The U.S. mortgage delinquency rate was about 2.37% of all loans in the fourth quarter – down from 3.29% in the fourth quarter of 2014, according to TransUnion.
That’s a year-over-year decrease of about 28%.
The average mortgage debt per borrower was about $189,707, up about 1.4% compared with $187,139 per borrower in the fourth quarter of 2014.
The rapid decrease in delinquency rate and increase in debt is a positive sign for the residential mortgage market, TransUnion says in its Q4 2015 Industry Insights Report, which also looks at credit cards and auto loans. However, energy price declines and a growing subprime borrowing pool is having some impact on credit and borrowing in some regions of the country.
“Overall, the consumer credit markets are performing well,” says Ezra Becker, vice president of research and consulting in TransUnion’s financial services business unit. “It is a positive sign that delinquency levels have remained relatively low despite more borrowers receiving credit.
“We have seen a continued rise in the proportion of nonprime borrowers in both the auto loan and credit card industries, and that is a likely driver for the uptick in delinquency among recently originated cohorts in those sectors,” Becker adds. “We also believe lower energy prices and the resulting job losses in energy-dependent markets have played some role in delinquency rates. Even so, that impact appears, at this point, to be localized, and mild in terms of national effect.”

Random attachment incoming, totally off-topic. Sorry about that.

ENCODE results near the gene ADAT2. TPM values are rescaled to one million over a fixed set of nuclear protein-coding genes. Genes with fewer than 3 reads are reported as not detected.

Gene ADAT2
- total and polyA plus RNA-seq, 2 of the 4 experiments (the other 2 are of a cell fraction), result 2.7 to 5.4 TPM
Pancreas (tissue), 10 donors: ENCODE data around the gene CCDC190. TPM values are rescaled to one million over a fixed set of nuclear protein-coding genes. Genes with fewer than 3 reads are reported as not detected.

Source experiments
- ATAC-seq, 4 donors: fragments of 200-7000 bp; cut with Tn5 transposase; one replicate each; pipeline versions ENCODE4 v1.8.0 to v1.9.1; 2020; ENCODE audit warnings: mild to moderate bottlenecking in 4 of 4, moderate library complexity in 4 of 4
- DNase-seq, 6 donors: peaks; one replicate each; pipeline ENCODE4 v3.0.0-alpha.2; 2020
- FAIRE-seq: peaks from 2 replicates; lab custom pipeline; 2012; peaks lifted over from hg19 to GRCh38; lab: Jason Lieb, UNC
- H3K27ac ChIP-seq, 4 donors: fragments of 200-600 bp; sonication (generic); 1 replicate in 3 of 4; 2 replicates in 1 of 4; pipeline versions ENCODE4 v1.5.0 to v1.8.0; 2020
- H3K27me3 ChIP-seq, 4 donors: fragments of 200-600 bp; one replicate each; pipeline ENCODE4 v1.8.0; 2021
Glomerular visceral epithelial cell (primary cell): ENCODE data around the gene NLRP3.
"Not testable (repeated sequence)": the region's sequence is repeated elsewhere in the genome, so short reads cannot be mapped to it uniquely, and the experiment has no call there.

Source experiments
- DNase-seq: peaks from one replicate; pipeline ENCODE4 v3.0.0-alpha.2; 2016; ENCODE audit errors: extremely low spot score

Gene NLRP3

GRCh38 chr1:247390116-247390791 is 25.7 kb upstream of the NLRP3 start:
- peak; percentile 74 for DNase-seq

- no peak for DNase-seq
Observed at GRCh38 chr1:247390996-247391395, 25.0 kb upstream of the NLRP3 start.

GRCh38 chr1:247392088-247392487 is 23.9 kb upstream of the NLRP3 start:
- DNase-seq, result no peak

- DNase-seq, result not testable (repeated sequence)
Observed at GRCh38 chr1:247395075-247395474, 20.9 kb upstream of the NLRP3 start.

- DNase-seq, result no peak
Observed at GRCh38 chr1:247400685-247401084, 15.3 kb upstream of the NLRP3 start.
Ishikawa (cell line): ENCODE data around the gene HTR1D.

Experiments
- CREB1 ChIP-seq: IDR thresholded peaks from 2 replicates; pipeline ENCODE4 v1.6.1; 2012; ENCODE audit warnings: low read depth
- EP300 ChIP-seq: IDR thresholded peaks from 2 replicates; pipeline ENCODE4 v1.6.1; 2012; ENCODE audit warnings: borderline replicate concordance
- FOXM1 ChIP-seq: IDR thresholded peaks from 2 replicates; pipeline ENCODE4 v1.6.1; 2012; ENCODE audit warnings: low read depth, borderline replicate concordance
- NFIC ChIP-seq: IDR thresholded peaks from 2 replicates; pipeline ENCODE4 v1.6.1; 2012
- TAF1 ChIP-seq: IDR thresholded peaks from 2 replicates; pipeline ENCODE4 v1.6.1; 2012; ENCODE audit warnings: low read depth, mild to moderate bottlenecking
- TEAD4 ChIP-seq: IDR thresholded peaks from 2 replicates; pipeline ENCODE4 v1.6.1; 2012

States in which energy plays a major role in the economy saw their delinquency rates increase in the fourth quarter. In 2015, both credit card and auto loan delinquency rates experienced double-digit increases in energy-rich states, such as Louisiana, Oklahoma, North Dakota, Texas and West Virginia.
What’s more, the decrease in the mortgage delinquency rate in these states was not as rapid compared with the U.S. overall, TransUnion reports.
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